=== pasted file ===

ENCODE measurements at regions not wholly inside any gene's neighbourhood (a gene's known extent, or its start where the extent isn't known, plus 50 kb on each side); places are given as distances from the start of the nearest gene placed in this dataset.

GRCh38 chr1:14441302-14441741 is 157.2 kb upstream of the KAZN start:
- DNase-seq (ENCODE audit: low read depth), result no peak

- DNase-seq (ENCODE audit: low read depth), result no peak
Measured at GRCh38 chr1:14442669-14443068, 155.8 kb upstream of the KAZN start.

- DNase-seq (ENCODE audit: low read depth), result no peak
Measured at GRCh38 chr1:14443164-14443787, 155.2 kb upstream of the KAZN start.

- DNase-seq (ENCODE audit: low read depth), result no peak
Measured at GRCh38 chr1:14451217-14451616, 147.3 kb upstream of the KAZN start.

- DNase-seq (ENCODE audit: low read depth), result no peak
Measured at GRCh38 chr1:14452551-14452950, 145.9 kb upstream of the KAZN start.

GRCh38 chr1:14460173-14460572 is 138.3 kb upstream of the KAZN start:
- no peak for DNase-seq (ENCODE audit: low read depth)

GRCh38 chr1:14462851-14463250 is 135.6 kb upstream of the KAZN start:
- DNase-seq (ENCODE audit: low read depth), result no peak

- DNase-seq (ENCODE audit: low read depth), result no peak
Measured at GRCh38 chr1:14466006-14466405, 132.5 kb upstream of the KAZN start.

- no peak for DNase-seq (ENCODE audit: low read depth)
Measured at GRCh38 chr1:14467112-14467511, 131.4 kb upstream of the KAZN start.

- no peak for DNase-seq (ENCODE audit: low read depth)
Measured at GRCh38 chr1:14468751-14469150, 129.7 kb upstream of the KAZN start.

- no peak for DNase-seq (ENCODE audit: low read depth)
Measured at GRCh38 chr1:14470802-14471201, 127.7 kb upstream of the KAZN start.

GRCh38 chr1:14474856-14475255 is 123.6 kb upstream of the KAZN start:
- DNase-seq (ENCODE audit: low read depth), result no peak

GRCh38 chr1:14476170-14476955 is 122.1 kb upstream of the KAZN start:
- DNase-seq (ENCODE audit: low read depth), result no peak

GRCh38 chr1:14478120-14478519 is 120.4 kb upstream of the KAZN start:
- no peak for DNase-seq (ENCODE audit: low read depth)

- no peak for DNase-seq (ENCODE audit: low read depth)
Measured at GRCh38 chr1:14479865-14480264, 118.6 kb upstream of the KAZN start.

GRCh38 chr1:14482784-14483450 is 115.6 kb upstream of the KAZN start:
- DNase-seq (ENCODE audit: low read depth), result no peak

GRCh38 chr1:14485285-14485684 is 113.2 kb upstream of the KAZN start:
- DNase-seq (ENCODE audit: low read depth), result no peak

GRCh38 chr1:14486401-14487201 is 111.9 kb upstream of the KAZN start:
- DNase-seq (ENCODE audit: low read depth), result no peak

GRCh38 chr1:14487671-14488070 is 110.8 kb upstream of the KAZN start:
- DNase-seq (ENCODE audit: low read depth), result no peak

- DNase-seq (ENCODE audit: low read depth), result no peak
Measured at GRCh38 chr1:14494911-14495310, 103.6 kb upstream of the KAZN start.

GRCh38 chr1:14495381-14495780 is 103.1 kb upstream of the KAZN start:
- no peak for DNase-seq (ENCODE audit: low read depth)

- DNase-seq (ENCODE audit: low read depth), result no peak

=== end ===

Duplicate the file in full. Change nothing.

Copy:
ENCODE measurements at regions not wholly inside any gene's neighbourhood (a gene's known extent, or its start where the extent isn't known, plus 50 kb on each side); places are given as distances from the start of the nearest gene placed in this dataset.

GRCh38 chr1:14441302-14441741 is 157.2 kb upstream of the KAZN start:
- DNase-seq (ENCODE audit: low read depth), result no peak

- DNase-seq (ENCODE audit: low read depth), result no peak
Measured at GRCh38 chr1:14442669-14443068, 155.8 kb upstream of the KAZN start.

- DNase-seq (ENCODE audit: low read depth), result no peak
Measured at GRCh38 chr1:14443164-14443787, 155.2 kb upstream of the KAZN start.

- DNase-seq (ENCODE audit: low read depth), result no peak
Measured at GRCh38 chr1:14451217-14451616, 147.3 kb upstream of the KAZN start.

- DNase-seq (ENCODE audit: low read depth), result no peak
Measured at GRCh38 chr1:14452551-14452950, 145.9 kb upstream of the KAZN start.

GRCh38 chr1:14460173-14460572 is 138.3 kb upstream of the KAZN start:
- no peak for DNase-seq (ENCODE audit: low read depth)

GRCh38 chr1:14462851-14463250 is 135.6 kb upstream of the KAZN start:
- DNase-seq (ENCODE audit: low read depth), result no peak

- DNase-seq (ENCODE audit: low read depth), result no peak
Measured at GRCh38 chr1:14466006-14466405, 132.5 kb upstream of the KAZN start.

- no peak for DNase-seq (ENCODE audit: low read depth)
Measured at GRCh38 chr1:14467112-14467511, 131.4 kb upstream of the KAZN start.

- no peak for DNase-seq (ENCODE audit: low read depth)
Measured at GRCh38 chr1:14468751-14469150, 129.7 kb upstream of the KAZN start.

- no peak for DNase-seq (ENCODE audit: low read depth)
Measured at GRCh38 chr1:14470802-14471201, 127.7 kb upstream of the KAZN start.

GRCh38 chr1:14474856-14475255 is 123.6 kb upstream of the KAZN start:
- DNase-seq (ENCODE audit: low read depth), result no peak

GRCh38 chr1:14476170-14476955 is 122.1 kb upstream of the KAZN start:
- DNase-seq (ENCODE audit: low read depth), result no peak

GRCh38 chr1:14478120-14478519 is 120.4 kb upstream of the KAZN start:
- no peak for DNase-seq (ENCODE audit: low read depth)

- no peak for DNase-seq (ENCODE audit: low read depth)
Measured at GRCh38 chr1:14479865-14480264, 118.6 kb upstream of the KAZN start.

GRCh38 chr1:14482784-14483450 is 115.6 kb upstream of the KAZN start:
- DNase-seq (ENCODE audit: low read depth), result no peak

GRCh38 chr1:14485285-14485684 is 113.2 kb upstream of the KAZN start:
- DNase-seq (ENCODE audit: low read depth), result no peak

GRCh38 chr1:14486401-14487201 is 111.9 kb upstream of the KAZN start:
- DNase-seq (ENCODE audit: low read depth), result no peak

GRCh38 chr1:14487671-14488070 is 110.8 kb upstream of the KAZN start:
- DNase-seq (ENCODE audit: low read depth), result no peak

- DNase-seq (ENCODE audit: low read depth), result no peak
Measured at GRCh38 chr1:14494911-14495310, 103.6 kb upstream of the KAZN start.

GRCh38 chr1:14495381-14495780 is 103.1 kb upstream of the KAZN start:
- no peak for DNase-seq (ENCODE audit: low read depth)

- DNase-seq (ENCODE audit: low read depth), result no peak